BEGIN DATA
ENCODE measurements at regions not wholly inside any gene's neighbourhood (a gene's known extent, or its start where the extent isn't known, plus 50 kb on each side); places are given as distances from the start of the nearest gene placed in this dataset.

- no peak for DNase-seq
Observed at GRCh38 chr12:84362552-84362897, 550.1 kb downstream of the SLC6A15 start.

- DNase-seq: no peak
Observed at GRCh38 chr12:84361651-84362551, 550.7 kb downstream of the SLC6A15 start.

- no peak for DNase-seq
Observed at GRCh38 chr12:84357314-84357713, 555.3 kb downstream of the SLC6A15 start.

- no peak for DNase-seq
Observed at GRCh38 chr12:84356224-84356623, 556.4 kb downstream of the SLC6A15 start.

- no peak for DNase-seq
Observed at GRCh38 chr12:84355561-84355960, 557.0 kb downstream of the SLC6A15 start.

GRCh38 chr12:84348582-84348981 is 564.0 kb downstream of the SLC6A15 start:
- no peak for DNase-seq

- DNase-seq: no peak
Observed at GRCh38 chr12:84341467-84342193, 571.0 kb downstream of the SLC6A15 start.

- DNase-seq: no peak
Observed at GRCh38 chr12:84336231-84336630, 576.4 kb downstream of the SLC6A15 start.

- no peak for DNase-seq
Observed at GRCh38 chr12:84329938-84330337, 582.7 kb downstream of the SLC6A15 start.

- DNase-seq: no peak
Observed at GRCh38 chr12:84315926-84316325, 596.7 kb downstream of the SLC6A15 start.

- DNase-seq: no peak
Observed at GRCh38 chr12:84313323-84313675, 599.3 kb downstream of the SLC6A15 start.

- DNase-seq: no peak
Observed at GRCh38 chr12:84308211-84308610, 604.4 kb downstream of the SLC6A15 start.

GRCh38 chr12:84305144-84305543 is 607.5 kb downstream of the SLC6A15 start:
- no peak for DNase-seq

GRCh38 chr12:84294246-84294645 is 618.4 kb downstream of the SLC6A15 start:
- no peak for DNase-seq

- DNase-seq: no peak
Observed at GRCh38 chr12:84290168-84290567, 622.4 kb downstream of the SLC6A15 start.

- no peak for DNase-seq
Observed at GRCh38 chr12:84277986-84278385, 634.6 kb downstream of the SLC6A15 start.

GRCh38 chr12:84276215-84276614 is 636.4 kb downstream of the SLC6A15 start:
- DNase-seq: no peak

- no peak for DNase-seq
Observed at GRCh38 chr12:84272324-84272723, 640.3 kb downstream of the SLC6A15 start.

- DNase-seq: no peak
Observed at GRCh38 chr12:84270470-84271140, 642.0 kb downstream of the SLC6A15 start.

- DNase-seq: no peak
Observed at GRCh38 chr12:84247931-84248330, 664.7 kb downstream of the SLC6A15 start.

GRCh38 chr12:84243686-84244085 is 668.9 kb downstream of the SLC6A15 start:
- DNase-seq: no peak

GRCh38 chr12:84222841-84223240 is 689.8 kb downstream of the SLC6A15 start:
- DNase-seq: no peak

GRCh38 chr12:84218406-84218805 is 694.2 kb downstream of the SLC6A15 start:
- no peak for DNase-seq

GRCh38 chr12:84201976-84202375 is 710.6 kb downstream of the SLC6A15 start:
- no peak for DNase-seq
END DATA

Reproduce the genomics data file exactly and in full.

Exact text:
ENCODE measurements at regions not wholly inside any gene's neighbourhood (a gene's known extent, or its start where the extent isn't known, plus 50 kb on each side); places are given as distances from the start of the nearest gene placed in this dataset.

- no peak for DNase-seq
Observed at GRCh38 chr12:84362552-84362897, 550.1 kb downstream of the SLC6A15 start.

- DNase-seq: no peak
Observed at GRCh38 chr12:84361651-84362551, 550.7 kb downstream of the SLC6A15 start.

- no peak for DNase-seq
Observed at GRCh38 chr12:84357314-84357713, 555.3 kb downstream of the SLC6A15 start.

- no peak for DNase-seq
Observed at GRCh38 chr12:84356224-84356623, 556.4 kb downstream of the SLC6A15 start.

- no peak for DNase-seq
Observed at GRCh38 chr12:84355561-84355960, 557.0 kb downstream of the SLC6A15 start.

GRCh38 chr12:84348582-84348981 is 564.0 kb downstream of the SLC6A15 start:
- no peak for DNase-seq

- DNase-seq: no peak
Observed at GRCh38 chr12:84341467-84342193, 571.0 kb downstream of the SLC6A15 start.

- DNase-seq: no peak
Observed at GRCh38 chr12:84336231-84336630, 576.4 kb downstream of the SLC6A15 start.

- no peak for DNase-seq
Observed at GRCh38 chr12:84329938-84330337, 582.7 kb downstream of the SLC6A15 start.

- DNase-seq: no peak
Observed at GRCh38 chr12:84315926-84316325, 596.7 kb downstream of the SLC6A15 start.

- DNase-seq: no peak
Observed at GRCh38 chr12:84313323-84313675, 599.3 kb downstream of the SLC6A15 start.

- DNase-seq: no peak
Observed at GRCh38 chr12:84308211-84308610, 604.4 kb downstream of the SLC6A15 start.

GRCh38 chr12:84305144-84305543 is 607.5 kb downstream of the SLC6A15 start:
- no peak for DNase-seq

GRCh38 chr12:84294246-84294645 is 618.4 kb downstream of the SLC6A15 start:
- no peak for DNase-seq

- DNase-seq: no peak
Observed at GRCh38 chr12:84290168-84290567, 622.4 kb downstream of the SLC6A15 start.

- no peak for DNase-seq
Observed at GRCh38 chr12:84277986-84278385, 634.6 kb downstream of the SLC6A15 start.

GRCh38 chr12:84276215-84276614 is 636.4 kb downstream of the SLC6A15 start:
- DNase-seq: no peak

- no peak for DNase-seq
Observed at GRCh38 chr12:84272324-84272723, 640.3 kb downstream of the SLC6A15 start.

- DNase-seq: no peak
Observed at GRCh38 chr12:84270470-84271140, 642.0 kb downstream of the SLC6A15 start.

- DNase-seq: no peak
Observed at GRCh38 chr12:84247931-84248330, 664.7 kb downstream of the SLC6A15 start.

GRCh38 chr12:84243686-84244085 is 668.9 kb downstream of the SLC6A15 start:
- DNase-seq: no peak

GRCh38 chr12:84222841-84223240 is 689.8 kb downstream of the SLC6A15 start:
- DNase-seq: no peak

GRCh38 chr12:84218406-84218805 is 694.2 kb downstream of the SLC6A15 start:
- no peak for DNase-seq

GRCh38 chr12:84201976-84202375 is 710.6 kb downstream of the SLC6A15 start:
- no peak for DNase-seq